Trial by Jury: Aged ‘Value’ Bordeaux

Trial by Jury: Aged ‘Value’ Bordeaux

Post by Chuck Hayward | December 1st, 2011

To drink, one must pull corks

Over the course of the past few months, evidence has been put forth that Bordeaux, as Rodney Dangerfield might say, “ain’t got no respect”. It’s an observation that Matt Kramer made in a recent Wine Spectator piece as well as by Eric Asimov in the The New York Times. These articles attempt to discern the “whys” of it all. For instance, why is it that Bordeaux doesn’t get much love these days? But we aren’t asking that question at JJ Buckley, as our third annual tribute to Bordeaux sold out in record time, once again.

Each year, our tasting highlights one of Bordeaux’s frequently forgotten attributes—they are wines of incredible value. And this year, we decided to investigate another important quality of Bordeaux—the capacity of Bordeaux’s flavors and aromas to be transformed with time in the cellar. Spanning vintages from 1998-2003, with prices ranging from $25-$45 per bottle, this tasting was a great opportunity to examine the evidence firsthand.

The verdict? They were holding up magnificently! Going though over two dozen wines from the Left and Right Banks along with a few satellite appellations, everyone remarked on how well the wines were showing. In fact, there wasn’t a dud in the lineup. It was clear to all that wines don’t have to be grand cru classe to reap the benefits of aging.

The scene of the crime: La Folie Lounge

Some high points included a lithe and silky 2001 Rocher-Bellevue-Figeac that was seamless and mellow. As expected, the 2000 vintage showed its pedigree with each example exhibiting power and intensity and bottlings from Haut Marbuzet and Du Terte performing above their punching weight. The 2000s were just beginning to show a modicum of softness and breadth but clearly have the potential to go a few decades. Drinking them now is a bit of infanticide but if you like them young, make sure to splash in a decanter.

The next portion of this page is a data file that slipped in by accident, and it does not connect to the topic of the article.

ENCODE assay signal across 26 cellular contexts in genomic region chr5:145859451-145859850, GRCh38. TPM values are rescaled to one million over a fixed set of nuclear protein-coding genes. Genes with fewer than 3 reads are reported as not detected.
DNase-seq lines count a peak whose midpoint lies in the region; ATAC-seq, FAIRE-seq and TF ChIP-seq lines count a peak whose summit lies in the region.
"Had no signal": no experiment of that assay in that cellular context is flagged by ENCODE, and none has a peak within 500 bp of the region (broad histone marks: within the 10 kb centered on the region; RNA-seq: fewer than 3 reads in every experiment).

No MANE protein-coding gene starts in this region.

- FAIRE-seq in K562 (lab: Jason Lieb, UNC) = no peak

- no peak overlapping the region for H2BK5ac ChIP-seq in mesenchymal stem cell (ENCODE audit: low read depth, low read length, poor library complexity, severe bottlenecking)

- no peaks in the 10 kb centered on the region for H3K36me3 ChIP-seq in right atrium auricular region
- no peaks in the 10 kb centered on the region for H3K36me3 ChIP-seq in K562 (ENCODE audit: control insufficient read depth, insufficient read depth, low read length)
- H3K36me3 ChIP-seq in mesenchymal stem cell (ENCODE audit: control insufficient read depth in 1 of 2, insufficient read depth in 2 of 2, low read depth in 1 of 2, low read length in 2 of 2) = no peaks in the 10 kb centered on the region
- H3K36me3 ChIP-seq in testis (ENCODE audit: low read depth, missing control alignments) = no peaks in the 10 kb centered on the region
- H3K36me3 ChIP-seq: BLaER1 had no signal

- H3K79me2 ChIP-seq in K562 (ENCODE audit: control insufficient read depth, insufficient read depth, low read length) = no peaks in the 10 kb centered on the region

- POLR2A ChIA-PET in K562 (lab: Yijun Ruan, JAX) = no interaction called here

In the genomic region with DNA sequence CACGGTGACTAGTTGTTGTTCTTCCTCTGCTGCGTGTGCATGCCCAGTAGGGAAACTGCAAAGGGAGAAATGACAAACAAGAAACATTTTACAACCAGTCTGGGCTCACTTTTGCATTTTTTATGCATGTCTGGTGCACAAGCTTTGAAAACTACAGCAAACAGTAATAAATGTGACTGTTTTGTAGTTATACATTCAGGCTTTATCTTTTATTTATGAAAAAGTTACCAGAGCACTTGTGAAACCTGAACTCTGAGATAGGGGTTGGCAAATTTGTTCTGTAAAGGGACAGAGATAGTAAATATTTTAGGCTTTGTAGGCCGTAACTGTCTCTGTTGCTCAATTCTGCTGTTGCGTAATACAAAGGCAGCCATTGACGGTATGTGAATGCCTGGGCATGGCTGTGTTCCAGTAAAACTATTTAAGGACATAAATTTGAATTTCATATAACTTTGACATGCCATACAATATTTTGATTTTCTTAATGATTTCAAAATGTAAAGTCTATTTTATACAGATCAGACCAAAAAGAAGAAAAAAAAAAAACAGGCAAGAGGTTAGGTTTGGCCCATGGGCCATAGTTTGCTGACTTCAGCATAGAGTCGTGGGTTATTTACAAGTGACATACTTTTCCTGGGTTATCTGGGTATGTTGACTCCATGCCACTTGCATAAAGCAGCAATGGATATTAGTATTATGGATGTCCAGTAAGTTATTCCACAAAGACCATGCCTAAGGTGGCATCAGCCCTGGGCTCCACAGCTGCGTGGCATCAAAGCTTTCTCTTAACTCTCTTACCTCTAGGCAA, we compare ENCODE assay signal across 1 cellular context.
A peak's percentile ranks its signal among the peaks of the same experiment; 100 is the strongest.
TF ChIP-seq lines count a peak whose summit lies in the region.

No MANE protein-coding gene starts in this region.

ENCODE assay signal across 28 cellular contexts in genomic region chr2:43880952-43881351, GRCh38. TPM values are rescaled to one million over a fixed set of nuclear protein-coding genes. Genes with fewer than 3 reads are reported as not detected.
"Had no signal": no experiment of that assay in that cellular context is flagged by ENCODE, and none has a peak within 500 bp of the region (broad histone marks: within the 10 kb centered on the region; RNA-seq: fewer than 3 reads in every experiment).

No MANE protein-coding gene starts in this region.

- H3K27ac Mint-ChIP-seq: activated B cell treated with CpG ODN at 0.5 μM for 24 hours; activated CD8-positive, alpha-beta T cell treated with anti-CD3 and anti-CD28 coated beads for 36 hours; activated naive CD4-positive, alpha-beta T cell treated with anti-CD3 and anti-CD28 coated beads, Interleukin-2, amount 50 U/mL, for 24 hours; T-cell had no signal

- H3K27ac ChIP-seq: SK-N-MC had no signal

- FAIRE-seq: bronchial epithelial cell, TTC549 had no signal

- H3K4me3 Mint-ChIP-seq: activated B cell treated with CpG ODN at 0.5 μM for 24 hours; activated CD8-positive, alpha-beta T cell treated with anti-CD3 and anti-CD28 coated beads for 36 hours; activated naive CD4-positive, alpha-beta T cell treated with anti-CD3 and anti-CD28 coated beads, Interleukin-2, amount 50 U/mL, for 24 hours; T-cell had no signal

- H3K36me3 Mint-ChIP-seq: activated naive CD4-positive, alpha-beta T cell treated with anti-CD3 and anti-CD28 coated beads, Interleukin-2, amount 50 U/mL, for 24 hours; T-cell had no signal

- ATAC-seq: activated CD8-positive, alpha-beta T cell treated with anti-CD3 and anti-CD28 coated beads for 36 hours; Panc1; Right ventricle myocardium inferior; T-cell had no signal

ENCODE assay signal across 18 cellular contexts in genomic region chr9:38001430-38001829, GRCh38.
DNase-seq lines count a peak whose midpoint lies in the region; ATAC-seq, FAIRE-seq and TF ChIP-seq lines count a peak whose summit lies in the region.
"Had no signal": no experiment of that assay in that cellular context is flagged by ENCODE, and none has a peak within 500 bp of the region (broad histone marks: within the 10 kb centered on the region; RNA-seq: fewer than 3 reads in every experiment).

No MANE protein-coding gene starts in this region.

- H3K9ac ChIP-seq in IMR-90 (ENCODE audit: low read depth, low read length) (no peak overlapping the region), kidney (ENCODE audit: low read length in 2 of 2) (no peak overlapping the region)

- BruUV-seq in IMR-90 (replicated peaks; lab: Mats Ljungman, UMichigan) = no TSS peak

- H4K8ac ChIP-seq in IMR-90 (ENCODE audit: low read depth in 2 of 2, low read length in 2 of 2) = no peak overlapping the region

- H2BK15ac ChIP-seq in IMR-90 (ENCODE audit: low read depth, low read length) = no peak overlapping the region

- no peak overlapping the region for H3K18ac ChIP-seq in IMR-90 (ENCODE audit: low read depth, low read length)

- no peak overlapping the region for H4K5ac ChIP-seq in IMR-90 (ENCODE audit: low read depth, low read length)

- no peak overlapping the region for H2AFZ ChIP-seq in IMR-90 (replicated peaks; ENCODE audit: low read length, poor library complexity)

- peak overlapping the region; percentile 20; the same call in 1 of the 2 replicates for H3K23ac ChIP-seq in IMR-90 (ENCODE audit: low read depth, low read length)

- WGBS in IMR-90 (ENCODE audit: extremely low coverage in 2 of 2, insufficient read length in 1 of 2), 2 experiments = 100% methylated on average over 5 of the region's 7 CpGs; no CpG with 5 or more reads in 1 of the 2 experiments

The biggest surprise, however, proved to be the performance of a few wines from not-so-well-regarded vintages, such as 2001 and 2002. The ‘01s displayed the elegance and finesse that come from ten years of aging, as each example was poised and balanced, hitting that plateau that can make Bordeaux so seductive. Many critics consider 2002 a further step down from the other assembled vintages, yet the ‘02s proved to be a revelation. Both the La Confession and Rol Valentin had a ripe purity of fruit that provided more power and richness than expected from a moderate vintage. These two vintages should be explored for well-priced mature wines.

What has impressed me about Bordeaux is not only the region’s ability to reinvent itself but its capacity to surprise. This tasting was focused on so-called value wines that celebrated terroir and the influence of vintage in a clear fashion to the amazement of seasoned professionals and enthusiastic consumers. Can’t wait to see what delights lie in wait for next year’s event!


  1. I’ve been enjoying the 99s immensely (similar price points) and have held the couple more expensive Lynch Bages and Palmer for future consumption.

    As for my 00s, I’ve yet to pop any of them, so thanks for the heads-up on their long life ahead of them Chuck!

    1. Hello ericindc!! Thanks for checking out this blogpost. Unfortunately, we didn’t take any notes for cellartracker, very busy pouring wine!! But that’s a good idea for future tastings and for putting on our site as well. Thanks!

      1. What a great idea, and I agree…. You, and other professional wine tasters really should put notes on cellartracker. CT is followed by so many people. It would be a whole new avenue to let people know who you are, the company you represent and your thoughts on that particular wine.

        A terrific “wine-wine proposition” if I ever saw one!.

  2. I think most people love Bordeaux, but get angry when the prices get jacked up year after year, with ’08 a noticeable break. I guess when people have been buying their favorite chateaux for years it seems that the Old Guard seem to have little appreciation for their loyal customer. I realize that this is a market driven situation and the the chateaux don’t have any real customers other than the negociants, but for me ’09 will be the last year I buy any futures. There is just so much fine wines coming from WA, CA (Napa all the way down), as well as producers from the Haut-Medoc that seem to offer a more value for quality ratio. Times are changing, I also second the importance of posting TN’s on cellar tracker. With out CT, JJ Buckley wouldn’t be on my radar as I live in NY.

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